Criticisms of Grounded Theory and Its Applications


Grounded theory, developed by sociologists Barney Glaser and Anselm Strauss, is a qualitative research method used to analyze and develop theories from data collected through observations and interviews. It has been widely used in various fields, such as sociology, psychology, and management, and has greatly contributed to advancing knowledge and understanding in these areas. However, like any research method, grounded theory is not without criticisms. In this article, we will discuss some of the main criticisms of grounded theory and its applications in research, with a focus on providing practical examples to illustrate each point.

One of the primary criticisms of grounded theory is its lack of a clear and systematic approach. Unlike other research methods, such as quantitative research, grounded theory does not have a strict structure or set of guidelines to follow. This can make it challenging for researchers, especially those who are new to this method, to conduct their study in a consistent and well-organized manner. Without a proper structure, there is a risk of bias and subjectivity in the data interpretation, which can compromise the validity of the findings.

For example, consider a study that aims to develop a theory on the relationship between social media usage and self-esteem among teenagers. A researcher using grounded theory might conduct interviews with a group of teenagers and analyze their responses to identify patterns and themes. However, without a clear structure, the researcher may focus on certain aspects of the data, such as the negative impact of social media on self-esteem, while neglecting other perspectives, leading to a biased and incomplete theory.

Another criticism of grounded theory is the potential for oversimplification and lack of generalizability. As the theory is developed from the data collected from a specific group of participants, it may not be applicable to other populations or contexts. This can be a limitation, particularly for studies that aim to draw broader conclusions or recommendations based on the theory generated using grounded theory.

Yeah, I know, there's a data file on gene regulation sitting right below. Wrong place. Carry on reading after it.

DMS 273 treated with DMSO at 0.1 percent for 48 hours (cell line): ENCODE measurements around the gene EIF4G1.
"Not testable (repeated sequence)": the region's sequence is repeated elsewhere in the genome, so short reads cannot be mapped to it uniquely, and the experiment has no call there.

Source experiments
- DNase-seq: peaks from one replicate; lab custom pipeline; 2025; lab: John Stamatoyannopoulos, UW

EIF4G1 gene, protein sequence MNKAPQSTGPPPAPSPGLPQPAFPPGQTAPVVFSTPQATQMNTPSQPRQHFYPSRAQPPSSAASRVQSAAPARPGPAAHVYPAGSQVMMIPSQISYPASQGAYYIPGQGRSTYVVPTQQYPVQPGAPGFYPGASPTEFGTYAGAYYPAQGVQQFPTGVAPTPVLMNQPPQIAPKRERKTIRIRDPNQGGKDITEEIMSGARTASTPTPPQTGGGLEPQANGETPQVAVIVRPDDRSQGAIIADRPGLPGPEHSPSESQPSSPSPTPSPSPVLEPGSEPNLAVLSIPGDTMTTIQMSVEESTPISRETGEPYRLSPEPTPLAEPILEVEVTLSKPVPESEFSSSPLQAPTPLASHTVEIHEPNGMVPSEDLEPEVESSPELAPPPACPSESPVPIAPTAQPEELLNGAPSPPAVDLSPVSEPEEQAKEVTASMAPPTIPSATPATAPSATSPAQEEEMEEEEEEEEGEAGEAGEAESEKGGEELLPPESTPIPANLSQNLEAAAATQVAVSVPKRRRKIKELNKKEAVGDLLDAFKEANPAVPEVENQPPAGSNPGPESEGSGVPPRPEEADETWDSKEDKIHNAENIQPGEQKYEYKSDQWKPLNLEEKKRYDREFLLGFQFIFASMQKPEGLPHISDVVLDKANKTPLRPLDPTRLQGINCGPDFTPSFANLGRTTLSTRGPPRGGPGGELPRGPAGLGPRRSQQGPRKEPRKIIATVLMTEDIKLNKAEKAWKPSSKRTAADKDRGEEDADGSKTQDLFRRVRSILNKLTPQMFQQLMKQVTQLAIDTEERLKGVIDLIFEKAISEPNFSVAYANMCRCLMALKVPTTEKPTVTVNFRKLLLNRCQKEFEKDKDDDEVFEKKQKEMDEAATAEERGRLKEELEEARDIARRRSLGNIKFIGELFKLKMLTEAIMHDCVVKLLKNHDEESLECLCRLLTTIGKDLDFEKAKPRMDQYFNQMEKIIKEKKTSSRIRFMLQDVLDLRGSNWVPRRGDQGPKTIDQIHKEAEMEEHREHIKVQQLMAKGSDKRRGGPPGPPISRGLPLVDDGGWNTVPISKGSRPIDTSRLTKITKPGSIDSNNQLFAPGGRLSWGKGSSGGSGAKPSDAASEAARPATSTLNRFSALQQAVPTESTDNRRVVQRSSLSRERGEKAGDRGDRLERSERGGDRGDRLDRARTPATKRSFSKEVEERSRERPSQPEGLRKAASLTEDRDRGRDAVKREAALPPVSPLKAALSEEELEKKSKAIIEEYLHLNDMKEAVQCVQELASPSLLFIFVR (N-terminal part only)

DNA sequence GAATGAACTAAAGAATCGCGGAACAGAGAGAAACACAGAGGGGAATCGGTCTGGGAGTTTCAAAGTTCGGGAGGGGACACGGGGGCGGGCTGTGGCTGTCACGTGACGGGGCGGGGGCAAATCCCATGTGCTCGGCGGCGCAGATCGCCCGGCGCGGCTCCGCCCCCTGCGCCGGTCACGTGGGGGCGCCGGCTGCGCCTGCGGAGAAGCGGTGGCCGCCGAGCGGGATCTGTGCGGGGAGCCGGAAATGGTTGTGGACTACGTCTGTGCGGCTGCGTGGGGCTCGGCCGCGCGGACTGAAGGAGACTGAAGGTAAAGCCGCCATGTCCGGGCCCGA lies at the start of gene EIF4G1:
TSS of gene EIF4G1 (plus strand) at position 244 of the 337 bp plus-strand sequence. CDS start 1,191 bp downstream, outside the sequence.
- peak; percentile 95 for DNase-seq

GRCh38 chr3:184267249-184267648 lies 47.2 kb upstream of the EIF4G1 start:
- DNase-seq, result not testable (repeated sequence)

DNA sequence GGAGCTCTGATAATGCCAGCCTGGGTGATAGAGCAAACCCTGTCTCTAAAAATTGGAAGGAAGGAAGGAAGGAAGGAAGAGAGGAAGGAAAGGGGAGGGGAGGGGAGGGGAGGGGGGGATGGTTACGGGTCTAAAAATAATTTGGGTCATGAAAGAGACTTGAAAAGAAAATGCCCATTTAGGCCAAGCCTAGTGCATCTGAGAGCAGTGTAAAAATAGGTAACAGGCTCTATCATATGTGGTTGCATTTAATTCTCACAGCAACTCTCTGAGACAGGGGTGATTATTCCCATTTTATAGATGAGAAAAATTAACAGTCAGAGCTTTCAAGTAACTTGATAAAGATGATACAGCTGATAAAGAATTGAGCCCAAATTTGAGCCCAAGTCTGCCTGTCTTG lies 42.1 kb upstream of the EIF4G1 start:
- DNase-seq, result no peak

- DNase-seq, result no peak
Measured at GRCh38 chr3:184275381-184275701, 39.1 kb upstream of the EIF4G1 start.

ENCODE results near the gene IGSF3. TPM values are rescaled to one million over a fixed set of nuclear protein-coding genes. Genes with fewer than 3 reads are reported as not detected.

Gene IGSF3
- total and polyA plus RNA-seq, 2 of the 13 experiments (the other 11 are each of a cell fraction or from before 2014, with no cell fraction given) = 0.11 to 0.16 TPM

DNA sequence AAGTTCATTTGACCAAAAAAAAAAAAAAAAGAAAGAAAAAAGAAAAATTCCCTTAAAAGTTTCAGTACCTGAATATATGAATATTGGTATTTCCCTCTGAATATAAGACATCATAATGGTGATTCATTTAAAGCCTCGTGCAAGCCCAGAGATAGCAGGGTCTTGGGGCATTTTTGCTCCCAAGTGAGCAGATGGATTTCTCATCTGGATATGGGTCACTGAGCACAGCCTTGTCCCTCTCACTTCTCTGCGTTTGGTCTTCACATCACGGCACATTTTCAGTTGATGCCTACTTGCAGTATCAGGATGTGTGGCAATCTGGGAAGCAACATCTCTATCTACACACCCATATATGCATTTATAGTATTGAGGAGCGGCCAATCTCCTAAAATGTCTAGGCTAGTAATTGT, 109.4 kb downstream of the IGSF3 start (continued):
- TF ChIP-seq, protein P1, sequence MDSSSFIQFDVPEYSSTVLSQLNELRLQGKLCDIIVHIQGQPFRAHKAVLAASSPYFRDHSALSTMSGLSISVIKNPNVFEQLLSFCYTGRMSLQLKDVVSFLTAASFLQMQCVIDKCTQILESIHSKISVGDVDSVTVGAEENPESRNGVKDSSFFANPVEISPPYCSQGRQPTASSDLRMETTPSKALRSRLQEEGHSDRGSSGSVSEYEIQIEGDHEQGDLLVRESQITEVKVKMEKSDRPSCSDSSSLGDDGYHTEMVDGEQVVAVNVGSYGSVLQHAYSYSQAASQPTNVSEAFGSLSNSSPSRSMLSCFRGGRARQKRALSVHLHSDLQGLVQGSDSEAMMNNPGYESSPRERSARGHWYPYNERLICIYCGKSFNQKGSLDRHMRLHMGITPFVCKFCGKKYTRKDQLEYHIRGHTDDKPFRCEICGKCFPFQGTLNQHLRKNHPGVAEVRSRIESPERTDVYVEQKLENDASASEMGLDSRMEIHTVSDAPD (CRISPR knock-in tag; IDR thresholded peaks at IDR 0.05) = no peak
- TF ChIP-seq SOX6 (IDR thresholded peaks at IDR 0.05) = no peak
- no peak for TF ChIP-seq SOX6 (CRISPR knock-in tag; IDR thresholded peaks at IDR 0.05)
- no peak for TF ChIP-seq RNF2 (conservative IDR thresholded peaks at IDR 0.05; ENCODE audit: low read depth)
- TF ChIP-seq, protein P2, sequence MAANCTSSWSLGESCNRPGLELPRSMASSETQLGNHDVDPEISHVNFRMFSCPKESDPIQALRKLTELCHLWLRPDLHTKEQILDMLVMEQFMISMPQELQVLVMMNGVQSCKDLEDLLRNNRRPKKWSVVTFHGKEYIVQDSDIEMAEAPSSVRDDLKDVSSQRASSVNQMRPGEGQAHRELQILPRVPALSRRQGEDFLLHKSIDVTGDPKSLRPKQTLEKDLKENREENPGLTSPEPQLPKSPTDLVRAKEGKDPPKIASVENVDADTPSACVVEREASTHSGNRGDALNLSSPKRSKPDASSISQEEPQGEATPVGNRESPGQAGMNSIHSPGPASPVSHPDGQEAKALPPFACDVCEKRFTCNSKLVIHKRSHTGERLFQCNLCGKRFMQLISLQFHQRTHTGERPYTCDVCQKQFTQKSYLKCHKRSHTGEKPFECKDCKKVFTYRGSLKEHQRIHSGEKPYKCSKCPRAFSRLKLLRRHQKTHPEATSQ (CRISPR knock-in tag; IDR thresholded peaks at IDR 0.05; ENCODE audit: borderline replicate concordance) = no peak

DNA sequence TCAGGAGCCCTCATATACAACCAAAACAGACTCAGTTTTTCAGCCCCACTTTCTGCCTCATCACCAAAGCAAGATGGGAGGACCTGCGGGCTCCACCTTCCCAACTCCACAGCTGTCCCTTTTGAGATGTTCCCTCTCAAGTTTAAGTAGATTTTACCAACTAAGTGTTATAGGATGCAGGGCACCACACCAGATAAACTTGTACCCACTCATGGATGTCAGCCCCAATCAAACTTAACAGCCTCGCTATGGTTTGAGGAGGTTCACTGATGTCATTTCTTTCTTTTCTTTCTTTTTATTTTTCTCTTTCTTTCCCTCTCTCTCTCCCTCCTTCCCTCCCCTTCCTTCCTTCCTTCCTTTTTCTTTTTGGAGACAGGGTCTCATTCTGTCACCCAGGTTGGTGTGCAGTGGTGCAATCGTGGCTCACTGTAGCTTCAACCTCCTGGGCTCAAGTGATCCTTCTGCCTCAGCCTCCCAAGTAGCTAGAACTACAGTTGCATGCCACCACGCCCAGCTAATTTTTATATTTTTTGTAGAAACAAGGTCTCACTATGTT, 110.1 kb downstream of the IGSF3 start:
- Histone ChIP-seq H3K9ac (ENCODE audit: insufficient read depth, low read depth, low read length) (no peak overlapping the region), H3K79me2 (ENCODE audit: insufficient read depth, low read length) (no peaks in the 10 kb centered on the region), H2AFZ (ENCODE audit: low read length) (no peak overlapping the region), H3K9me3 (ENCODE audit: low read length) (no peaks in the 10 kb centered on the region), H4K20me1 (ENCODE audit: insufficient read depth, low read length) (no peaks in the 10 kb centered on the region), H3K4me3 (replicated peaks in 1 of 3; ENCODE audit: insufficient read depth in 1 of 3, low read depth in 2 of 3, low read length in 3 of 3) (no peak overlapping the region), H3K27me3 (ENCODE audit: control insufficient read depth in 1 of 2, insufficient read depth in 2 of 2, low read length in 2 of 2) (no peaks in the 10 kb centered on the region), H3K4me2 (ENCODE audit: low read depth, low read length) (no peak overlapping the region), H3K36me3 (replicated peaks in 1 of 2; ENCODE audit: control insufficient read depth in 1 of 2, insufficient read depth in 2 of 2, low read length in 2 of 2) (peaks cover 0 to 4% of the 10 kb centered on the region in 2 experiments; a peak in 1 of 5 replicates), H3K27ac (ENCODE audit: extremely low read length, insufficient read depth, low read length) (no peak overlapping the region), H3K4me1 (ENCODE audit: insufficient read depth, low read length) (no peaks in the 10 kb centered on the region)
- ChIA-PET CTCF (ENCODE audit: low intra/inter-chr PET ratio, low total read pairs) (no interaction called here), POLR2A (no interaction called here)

For instance, let’s consider a study on the emerging trends in remote work and its impact on work-life balance. A researcher using grounded theory may conduct interviews with employees from a particular industry and develop a theory on how remote work has affected their work-life balance. While the theory may be applicable to this specific group of employees, it may not accurately reflect the experiences of employees in other industries or countries. This lack of generalizability can limit the practical applications of the theory and its relevance to a broader audience.

Moreover, some critics argue that grounded theory lacks theoretical sampling, which means that the data collection process may not be adequately targeted and may not accurately represent the entire population being studied. This can result in a narrow and biased analysis, leading to skewed findings and an incomplete theory. Additionally, grounded theory may also be prone to researcher bias, as the researcher’s preconceived notions and beliefs may influence the data collection and analysis process.

To illustrate this point, let’s look at a study on the factors influencing consumer behavior in the fashion industry. A researcher using grounded theory may only choose to interview customers who are frequent shoppers and have a particular income level, leading to a biased and limited understanding of consumer behavior in the industry. In contrast, a more targeted and structured approach, such as theoretical sampling used in quantitative research, would ensure a more representative sample and reduce the risk of bias.

Another criticism of grounded theory is its lack of emphasis on the role of literature and existing theories. While the method emphasizes the importance of deriving theories from data, it may overlook the valuable insights and theories already established in the literature. In doing so, it may miss the opportunity to build upon existing knowledge and may produce theories that are inconsistent or contradictory to established theories.

For instance, consider a study on employee motivation in the workplace using grounded theory. Without considering existing theories on motivation, such as Maslow’s hierarchy of needs or Herzberg’s two-factor theory, the resulting theory may overlook critical factors and fail to provide a comprehensive understanding of employee motivation.

In conclusion, although grounded theory has been a widely used and valuable research method, it is not without criticisms. Its lack of a clear and systematic approach, potential for oversimplification and lack of generalizability, lack of theoretical sampling, and lack of emphasis on existing literature are some of the main criticisms. However, by being aware of these limitations and incorporating them into the research design, researchers can use grounded theory to produce high-quality and valuable theories that contribute to the advancement of knowledge and understanding in various fields.